2. Build the Gratin: In the buttered casserole dish, spread one quarter of the sliced sweet potatoes out in a single, overlapping layer. Sprinkle the potatoes with salt, pepper, and thyme and then some grated cheese. Using another quarter of the sliced sweet potatoes, build a new overlapping layer. Again sprinkle with the seasonings and shredded cheese. Using half of the remaining sliced sweet potatoes, make another layer and sprinkle the last third of the seasonings and more cheese. Use the last of the sweet potatoes to make one final layer on top. Stir the garlic cream mixture then pour it evenly over the top of the gratin, being sure to cover the top layer of sweet potatoes. Shake the dish gently to distribute the cream. Sprinkle the remaining cheese over the top.
4. Cover the dish with foil and bake in the middle of the oven for 30 minutes. Remove the foil, move the gratin to the top 1/3 of the oven and bake, uncovered, for an additional 20 minutes or until the top is nicely browned and the potatoes are tender when pierced with a sharp knife. You may also place it under the broiler for a few minutes if you wish the top to be a deeper brown (but watch it closely!). Remove from oven and let cool for 30 minutes (or not!) before slicing.
*Note: Make Ahead! You can slice your potatoes and completely submerge them in ice cold water, cover and refrigerate up to a couple of days. Then drain, pat dry and assemble the dish

We first ate this in a local restaurant. quite rich and very moreish

Sunday, 24 March 2013

Damp lemon and almond cake

225 g soft unsalted butter
225 g castor sugar
4 large eggs
50 g plain flour
225 g ground almonds
zest and juice from 2 lemons

Butter and line a 21 cm cake tin. Preheat the oven to 180C.
Cream together the butter and sugar until almost white. Beat in the eggs, one at a time, adding a quarter of the flour after each addition. When all the eggs and flour have been incorporated, gently stir in the ground almonds, then the lemon zest and juice.
Pour the mixture into the cake tin and bake for about 1 hour. Cover with foil after about 30 minutes, once the top is lightly browned. The cake is ready when the top is firm, and a skewer, inserted, comes out cleanish - you want dampness, but not gooey batter. Take the cake out and let it stand for 5 minutes or so in the tin. Then turn it out on a wire rack and leave till cool.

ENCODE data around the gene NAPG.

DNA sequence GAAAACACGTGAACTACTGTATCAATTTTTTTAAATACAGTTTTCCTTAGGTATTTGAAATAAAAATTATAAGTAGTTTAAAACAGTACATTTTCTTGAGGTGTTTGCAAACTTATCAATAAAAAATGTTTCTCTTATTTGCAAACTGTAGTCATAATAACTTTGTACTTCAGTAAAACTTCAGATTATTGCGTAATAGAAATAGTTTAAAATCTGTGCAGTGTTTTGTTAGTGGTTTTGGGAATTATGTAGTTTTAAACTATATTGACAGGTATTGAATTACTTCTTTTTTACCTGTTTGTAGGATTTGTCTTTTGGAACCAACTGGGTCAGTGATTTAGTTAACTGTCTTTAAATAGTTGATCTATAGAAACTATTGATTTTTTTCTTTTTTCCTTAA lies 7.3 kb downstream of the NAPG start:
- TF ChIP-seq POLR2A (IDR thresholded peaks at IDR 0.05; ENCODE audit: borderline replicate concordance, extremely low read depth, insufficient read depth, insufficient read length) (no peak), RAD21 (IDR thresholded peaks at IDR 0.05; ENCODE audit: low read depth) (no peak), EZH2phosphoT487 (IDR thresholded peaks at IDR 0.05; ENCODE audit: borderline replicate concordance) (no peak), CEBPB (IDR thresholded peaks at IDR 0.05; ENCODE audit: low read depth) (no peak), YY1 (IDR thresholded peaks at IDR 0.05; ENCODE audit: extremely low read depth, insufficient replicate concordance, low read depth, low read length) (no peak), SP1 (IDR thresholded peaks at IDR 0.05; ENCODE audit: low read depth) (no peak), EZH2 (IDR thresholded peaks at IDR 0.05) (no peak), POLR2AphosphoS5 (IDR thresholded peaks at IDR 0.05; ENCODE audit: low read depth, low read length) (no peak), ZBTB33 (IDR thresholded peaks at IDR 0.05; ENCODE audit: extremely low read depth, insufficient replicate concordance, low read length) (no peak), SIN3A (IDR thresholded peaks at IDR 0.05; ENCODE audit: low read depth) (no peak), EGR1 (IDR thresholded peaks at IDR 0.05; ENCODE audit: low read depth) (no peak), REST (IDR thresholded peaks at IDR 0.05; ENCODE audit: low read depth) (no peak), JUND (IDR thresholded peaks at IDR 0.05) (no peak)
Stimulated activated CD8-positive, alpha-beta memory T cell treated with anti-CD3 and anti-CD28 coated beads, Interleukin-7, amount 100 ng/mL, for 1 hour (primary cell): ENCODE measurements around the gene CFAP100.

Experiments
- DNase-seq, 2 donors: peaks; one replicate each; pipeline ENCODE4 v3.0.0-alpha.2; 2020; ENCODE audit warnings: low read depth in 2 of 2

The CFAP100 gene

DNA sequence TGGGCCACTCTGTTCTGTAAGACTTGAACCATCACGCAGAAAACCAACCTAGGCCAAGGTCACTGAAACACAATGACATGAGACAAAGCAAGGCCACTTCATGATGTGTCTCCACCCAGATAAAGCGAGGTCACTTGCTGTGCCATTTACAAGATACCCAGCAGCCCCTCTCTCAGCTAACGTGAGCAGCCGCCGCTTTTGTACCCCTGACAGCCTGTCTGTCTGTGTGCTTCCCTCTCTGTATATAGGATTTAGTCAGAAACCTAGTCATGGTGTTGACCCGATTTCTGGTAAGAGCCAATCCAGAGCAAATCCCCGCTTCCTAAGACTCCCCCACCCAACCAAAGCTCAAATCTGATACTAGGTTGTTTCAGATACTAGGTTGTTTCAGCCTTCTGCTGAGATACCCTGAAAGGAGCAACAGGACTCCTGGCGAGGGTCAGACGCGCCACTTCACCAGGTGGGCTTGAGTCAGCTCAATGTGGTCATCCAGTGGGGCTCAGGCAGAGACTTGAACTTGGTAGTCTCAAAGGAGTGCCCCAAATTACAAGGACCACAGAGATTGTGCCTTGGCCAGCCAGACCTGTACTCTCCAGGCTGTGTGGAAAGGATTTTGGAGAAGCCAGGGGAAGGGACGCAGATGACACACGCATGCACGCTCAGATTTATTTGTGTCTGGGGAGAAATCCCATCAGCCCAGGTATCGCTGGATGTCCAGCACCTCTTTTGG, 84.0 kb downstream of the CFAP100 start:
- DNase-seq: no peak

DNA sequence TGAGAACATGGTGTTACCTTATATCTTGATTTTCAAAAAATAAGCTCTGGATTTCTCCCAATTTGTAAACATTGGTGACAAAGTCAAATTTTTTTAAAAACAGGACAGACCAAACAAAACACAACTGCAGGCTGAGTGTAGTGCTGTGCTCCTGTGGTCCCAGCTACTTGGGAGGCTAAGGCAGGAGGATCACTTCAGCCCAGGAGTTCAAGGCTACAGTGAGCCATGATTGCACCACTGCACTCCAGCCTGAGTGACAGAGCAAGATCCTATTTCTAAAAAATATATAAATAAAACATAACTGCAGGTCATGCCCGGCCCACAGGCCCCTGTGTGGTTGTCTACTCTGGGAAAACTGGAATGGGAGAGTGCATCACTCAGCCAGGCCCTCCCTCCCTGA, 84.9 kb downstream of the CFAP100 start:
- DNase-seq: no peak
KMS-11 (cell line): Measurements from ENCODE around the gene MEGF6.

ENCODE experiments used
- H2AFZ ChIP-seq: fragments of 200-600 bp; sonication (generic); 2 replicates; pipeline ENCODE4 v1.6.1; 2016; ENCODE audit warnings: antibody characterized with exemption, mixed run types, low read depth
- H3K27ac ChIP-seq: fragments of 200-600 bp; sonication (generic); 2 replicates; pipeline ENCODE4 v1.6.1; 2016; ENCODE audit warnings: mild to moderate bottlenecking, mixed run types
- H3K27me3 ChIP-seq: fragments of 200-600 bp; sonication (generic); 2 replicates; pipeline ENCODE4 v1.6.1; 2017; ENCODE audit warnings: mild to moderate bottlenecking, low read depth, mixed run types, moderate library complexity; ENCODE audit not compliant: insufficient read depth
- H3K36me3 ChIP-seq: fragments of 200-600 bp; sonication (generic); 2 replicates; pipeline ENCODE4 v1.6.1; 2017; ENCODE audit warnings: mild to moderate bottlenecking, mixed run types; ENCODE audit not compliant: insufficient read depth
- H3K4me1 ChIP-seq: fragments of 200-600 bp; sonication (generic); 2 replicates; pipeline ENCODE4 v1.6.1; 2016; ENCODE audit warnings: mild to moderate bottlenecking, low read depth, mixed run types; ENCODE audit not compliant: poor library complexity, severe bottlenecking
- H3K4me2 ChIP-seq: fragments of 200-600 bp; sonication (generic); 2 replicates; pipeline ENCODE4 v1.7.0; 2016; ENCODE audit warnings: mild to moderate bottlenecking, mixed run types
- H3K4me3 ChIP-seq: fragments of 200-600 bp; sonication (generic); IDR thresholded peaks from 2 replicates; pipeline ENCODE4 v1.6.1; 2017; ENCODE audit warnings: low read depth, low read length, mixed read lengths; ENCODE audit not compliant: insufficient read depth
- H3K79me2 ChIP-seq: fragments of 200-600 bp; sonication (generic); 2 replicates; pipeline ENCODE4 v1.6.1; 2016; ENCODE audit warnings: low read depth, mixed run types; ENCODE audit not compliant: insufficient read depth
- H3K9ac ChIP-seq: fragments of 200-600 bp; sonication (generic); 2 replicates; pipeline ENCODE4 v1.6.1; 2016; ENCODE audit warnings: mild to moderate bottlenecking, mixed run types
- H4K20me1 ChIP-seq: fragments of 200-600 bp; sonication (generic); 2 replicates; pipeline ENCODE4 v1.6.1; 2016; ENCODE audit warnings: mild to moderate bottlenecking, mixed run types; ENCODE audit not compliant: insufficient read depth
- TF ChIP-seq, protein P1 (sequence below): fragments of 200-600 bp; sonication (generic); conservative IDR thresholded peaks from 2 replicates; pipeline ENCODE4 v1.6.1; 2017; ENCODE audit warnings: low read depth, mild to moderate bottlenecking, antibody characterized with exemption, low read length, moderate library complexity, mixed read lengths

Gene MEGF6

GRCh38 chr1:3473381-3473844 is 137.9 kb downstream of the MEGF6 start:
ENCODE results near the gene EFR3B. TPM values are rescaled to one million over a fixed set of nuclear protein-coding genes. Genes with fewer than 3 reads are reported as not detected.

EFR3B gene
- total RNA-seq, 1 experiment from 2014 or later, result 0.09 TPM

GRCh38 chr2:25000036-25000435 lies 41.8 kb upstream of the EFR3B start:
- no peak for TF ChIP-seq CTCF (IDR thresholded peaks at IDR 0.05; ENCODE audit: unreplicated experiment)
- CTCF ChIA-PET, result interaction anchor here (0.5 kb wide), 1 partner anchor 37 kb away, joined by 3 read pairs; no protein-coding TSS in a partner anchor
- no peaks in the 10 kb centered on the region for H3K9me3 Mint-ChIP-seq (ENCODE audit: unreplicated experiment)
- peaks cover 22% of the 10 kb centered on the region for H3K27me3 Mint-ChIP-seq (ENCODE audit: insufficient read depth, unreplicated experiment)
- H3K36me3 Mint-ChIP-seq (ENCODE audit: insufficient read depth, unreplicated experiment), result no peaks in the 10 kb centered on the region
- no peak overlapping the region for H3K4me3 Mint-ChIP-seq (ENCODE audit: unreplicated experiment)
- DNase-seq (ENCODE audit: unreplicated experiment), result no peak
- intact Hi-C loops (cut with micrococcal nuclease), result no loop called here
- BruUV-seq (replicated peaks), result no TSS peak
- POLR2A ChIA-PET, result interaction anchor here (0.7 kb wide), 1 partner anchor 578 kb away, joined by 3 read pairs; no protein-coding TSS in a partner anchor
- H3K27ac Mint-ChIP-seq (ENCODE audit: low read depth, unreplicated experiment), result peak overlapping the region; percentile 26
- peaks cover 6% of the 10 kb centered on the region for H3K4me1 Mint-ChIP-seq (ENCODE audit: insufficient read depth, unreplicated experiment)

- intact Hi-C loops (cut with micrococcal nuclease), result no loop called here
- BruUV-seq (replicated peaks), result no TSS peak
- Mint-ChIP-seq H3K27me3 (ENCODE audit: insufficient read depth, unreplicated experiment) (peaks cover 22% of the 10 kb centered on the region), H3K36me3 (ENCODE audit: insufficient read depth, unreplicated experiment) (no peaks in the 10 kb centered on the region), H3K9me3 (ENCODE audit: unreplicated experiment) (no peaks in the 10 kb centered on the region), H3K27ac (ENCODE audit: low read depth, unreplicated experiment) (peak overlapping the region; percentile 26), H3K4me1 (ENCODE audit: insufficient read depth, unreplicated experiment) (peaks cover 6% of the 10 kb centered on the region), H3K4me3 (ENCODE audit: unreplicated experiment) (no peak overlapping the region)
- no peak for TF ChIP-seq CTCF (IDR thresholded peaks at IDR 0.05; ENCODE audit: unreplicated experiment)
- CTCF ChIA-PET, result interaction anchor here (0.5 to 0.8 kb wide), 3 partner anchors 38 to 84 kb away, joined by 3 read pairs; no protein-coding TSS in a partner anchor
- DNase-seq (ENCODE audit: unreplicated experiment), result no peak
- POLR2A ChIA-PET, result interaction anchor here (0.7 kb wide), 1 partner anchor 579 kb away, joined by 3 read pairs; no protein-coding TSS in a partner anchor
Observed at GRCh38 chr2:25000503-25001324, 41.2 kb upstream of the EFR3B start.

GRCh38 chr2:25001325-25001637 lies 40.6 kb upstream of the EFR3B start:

This cake lasts well, and even possibly improves, over the next two days, if wrapped well in foil. Sift icing sugar over the top when serving, and add raspberries and perhaps creme fraiche if they're on hand.

Saturday, 6 March 2010

Chicken in dried mushroom and tomato sauce
adapted from Marcella Hazan

25g dried italian or french mushrooms
4 chicken thighs, skinned
8 tablespoons dry cider or dry white wine
1/2 tin chopped tomatoes
butter or oil

Place the dried mushrooms in 150mls lukewarm water. Allow to soak for 15-20 minutes. Line a sieve with a piece of kitchen paper. Filter the water in which the mushrooms have soaked into another container. Rinse the soaked mushrooms, making sure to remove any grit, then chop into small pieces.
Heat oil or butter in frying pan. Brown the chicken pieces on both sides. Add the cider and turn up heat to evaporate. Then add the chopped mushrooms, the soaking water, chopped tomatoes and salt and pepper. Cover the pan and cook gently for about 30-40 minutes, until chicken is tender.

This is another quick and easy dish. The dried mushrooms, cider and tomatoes give it a lovely rich flavour. We eat it with plainly cooked Basmati rice.

Wednesday, 17 February 2010

adapted from Nigella Lawson

375g unsalted butter
200g Fairtrade or Green and Blacks milk chocolate
200g 70 per cent dark chocolate
6 large eggs
15mls vanilla extract
500g castor sugar
225g plain flour
2.5mls salt
300g chopped walnuts

Preheat oven to 180degC. Line pan with baking parchment. Melt butter and chocolate together in a heavy pan or microwave. In another bowl beat the eggs with the sugar and vanilla.
When the chocolate and butter have cooled a little, mix in the eggs and sugar and then the nuts and flour and salt. Pour into the lined pan.
Bake for 30 minutes until the top is crackled brown and the top gives slightly when pressed. Cut into pieces when cool.

I use a roasting pan measuring 14" long, 12" wide, and 2" depth. This mixture makes a lot of brownies. They freeze very well. I use 2 types of chocolate because I find it too intense with just the 70% chocolate.

Wednesday, 20 January 2010

Peppers and tomatoes

A simple vegetable side dish

I used 1 green, one yellow and one red pepper. Cut into strips, fry in a small amount of olive oil until starting to blacken and caramelise. Then add cherry tomatoes cut into half- about the same quantities as the peppers. Cook for about another 10 minutes.

Simple, but very nice- nice mixture of coloured peppers and syrupy tomatoes.